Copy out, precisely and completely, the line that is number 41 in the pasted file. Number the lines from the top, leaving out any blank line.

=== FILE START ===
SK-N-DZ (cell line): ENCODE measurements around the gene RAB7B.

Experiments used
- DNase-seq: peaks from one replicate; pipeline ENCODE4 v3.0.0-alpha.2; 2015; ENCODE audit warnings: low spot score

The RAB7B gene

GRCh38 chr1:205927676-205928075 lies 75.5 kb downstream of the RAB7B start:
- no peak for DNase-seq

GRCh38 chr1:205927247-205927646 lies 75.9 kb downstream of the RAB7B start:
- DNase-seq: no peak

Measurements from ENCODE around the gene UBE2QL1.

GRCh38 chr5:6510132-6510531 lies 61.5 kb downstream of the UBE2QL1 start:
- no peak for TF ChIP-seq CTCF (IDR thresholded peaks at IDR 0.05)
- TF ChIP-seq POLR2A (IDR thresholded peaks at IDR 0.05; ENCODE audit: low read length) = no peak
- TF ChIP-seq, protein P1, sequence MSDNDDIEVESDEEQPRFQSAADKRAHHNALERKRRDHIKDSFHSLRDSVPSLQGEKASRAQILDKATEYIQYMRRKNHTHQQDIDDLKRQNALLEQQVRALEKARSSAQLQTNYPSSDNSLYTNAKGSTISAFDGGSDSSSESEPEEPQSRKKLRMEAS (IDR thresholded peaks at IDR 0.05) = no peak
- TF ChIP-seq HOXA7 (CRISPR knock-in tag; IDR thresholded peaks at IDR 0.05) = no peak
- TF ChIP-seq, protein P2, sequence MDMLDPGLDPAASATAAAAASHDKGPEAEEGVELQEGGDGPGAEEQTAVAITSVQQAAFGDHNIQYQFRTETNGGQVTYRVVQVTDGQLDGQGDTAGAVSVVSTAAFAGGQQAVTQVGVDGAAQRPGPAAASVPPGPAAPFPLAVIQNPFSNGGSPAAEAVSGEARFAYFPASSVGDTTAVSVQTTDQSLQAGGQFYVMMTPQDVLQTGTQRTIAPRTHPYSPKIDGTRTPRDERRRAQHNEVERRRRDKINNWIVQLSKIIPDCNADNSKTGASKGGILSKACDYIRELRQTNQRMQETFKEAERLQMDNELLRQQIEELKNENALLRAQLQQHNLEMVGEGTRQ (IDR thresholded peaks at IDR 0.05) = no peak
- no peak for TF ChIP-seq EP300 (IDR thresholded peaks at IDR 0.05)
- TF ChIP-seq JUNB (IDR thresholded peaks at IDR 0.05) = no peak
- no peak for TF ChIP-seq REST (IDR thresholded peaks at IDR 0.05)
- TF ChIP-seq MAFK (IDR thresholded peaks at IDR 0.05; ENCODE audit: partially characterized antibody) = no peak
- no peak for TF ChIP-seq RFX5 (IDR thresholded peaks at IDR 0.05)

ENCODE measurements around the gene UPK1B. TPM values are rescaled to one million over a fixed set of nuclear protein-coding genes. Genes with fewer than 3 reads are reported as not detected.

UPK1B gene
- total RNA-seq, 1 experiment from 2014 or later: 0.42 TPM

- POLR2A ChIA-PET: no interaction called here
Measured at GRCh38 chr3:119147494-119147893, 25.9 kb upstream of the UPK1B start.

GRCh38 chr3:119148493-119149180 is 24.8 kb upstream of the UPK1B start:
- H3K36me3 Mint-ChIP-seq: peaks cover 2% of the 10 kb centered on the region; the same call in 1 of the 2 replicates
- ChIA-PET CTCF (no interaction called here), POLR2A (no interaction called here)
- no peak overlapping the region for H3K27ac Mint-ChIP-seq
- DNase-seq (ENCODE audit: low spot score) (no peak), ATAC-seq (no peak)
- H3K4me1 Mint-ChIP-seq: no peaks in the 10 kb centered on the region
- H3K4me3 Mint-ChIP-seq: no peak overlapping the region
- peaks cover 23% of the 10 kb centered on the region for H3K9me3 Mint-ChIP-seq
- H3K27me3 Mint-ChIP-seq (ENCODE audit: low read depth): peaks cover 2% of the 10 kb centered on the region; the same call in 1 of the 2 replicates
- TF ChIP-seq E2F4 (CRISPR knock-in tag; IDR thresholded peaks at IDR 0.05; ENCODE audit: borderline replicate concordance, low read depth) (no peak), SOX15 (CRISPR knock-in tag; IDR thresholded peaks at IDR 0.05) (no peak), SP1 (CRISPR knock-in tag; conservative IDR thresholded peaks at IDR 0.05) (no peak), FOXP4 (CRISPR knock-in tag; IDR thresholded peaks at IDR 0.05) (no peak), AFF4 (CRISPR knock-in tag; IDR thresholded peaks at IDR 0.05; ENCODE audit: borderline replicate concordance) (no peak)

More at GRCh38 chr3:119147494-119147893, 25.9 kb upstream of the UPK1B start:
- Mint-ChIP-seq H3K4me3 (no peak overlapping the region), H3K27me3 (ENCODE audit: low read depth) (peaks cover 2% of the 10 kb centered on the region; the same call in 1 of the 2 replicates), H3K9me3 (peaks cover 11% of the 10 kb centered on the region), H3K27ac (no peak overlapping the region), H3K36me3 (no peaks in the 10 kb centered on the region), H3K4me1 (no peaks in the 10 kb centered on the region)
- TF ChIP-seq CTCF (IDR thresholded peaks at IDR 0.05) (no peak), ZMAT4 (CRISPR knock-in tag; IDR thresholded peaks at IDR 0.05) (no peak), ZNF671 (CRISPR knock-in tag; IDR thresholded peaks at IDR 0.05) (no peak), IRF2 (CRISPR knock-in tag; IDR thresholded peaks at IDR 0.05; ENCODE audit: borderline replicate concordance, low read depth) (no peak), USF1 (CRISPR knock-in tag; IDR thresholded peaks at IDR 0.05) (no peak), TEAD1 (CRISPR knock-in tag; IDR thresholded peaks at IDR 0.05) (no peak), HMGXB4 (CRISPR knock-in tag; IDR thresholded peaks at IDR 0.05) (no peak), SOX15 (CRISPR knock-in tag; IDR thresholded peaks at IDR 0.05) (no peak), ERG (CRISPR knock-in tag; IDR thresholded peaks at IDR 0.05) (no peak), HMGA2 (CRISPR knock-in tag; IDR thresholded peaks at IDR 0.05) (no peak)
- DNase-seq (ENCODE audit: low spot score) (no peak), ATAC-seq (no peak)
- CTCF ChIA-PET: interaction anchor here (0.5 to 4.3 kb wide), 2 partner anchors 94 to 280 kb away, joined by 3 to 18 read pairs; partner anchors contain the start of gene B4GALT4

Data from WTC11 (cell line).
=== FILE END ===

Data from WTC11 (cell line).